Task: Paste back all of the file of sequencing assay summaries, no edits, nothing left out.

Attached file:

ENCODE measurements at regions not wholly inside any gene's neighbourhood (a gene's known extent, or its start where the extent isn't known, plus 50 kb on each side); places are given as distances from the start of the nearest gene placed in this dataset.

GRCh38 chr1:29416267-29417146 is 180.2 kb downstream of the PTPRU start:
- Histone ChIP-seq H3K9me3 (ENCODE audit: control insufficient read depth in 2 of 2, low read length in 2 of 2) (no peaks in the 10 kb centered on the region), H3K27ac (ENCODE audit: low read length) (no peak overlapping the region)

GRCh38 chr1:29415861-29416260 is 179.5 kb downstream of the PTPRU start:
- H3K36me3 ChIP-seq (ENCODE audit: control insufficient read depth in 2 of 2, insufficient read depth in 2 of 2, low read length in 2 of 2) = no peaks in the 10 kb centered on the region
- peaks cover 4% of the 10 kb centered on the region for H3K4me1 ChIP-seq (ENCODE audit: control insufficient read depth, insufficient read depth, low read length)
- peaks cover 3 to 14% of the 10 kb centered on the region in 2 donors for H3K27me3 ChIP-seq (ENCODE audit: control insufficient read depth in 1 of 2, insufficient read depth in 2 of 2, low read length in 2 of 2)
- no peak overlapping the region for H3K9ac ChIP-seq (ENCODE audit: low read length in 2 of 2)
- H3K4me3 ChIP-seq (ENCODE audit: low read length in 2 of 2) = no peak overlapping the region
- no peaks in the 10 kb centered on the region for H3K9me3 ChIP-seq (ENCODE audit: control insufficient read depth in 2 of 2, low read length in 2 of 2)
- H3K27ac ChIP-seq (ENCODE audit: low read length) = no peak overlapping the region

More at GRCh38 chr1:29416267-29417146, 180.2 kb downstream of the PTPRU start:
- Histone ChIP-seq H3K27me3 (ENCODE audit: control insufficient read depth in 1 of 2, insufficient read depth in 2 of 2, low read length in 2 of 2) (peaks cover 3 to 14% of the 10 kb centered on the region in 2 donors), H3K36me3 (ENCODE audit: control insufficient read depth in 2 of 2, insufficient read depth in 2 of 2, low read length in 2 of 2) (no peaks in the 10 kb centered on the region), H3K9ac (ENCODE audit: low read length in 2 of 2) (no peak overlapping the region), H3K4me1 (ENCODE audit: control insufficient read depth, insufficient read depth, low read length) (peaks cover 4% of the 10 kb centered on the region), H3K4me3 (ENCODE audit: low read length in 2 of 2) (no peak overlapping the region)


ENCODE measurements at regions not wholly inside any gene's neighbourhood (a gene's known extent, or its start where the extent isn't known, plus 50 kb on each side); places are given as distances from the start of the nearest gene placed in this dataset.

GRCh38 chr1:29416267-29417146 is 180.2 kb downstream of the PTPRU start:
- Histone ChIP-seq H3K9me3 (ENCODE audit: control insufficient read depth in 2 of 2, low read length in 2 of 2) (no peaks in the 10 kb centered on the region), H3K27ac (ENCODE audit: low read length) (no peak overlapping the region)

GRCh38 chr1:29415861-29416260 is 179.5 kb downstream of the PTPRU start:
- H3K36me3 ChIP-seq (ENCODE audit: control insufficient read depth in 2 of 2, insufficient read depth in 2 of 2, low read length in 2 of 2) = no peaks in the 10 kb centered on the region
- peaks cover 4% of the 10 kb centered on the region for H3K4me1 ChIP-seq (ENCODE audit: control insufficient read depth, insufficient read depth, low read length)
- peaks cover 3 to 14% of the 10 kb centered on the region in 2 donors for H3K27me3 ChIP-seq (ENCODE audit: control insufficient read depth in 1 of 2, insufficient read depth in 2 of 2, low read length in 2 of 2)
- no peak overlapping the region for H3K9ac ChIP-seq (ENCODE audit: low read length in 2 of 2)
- H3K4me3 ChIP-seq (ENCODE audit: low read length in 2 of 2) = no peak overlapping the region
- no peaks in the 10 kb centered on the region for H3K9me3 ChIP-seq (ENCODE audit: control insufficient read depth in 2 of 2, low read length in 2 of 2)
- H3K27ac ChIP-seq (ENCODE audit: low read length) = no peak overlapping the region

More at GRCh38 chr1:29416267-29417146, 180.2 kb downstream of the PTPRU start:
- Histone ChIP-seq H3K27me3 (ENCODE audit: control insufficient read depth in 1 of 2, insufficient read depth in 2 of 2, low read length in 2 of 2) (peaks cover 3 to 14% of the 10 kb centered on the region in 2 donors), H3K36me3 (ENCODE audit: control insufficient read depth in 2 of 2, insufficient read depth in 2 of 2, low read length in 2 of 2) (no peaks in the 10 kb centered on the region), H3K9ac (ENCODE audit: low read length in 2 of 2) (no peak overlapping the region), H3K4me1 (ENCODE audit: control insufficient read depth, insufficient read depth, low read length) (peaks cover 4% of the 10 kb centered on the region), H3K4me3 (ENCODE audit: low read length in 2 of 2) (no peak overlapping the region)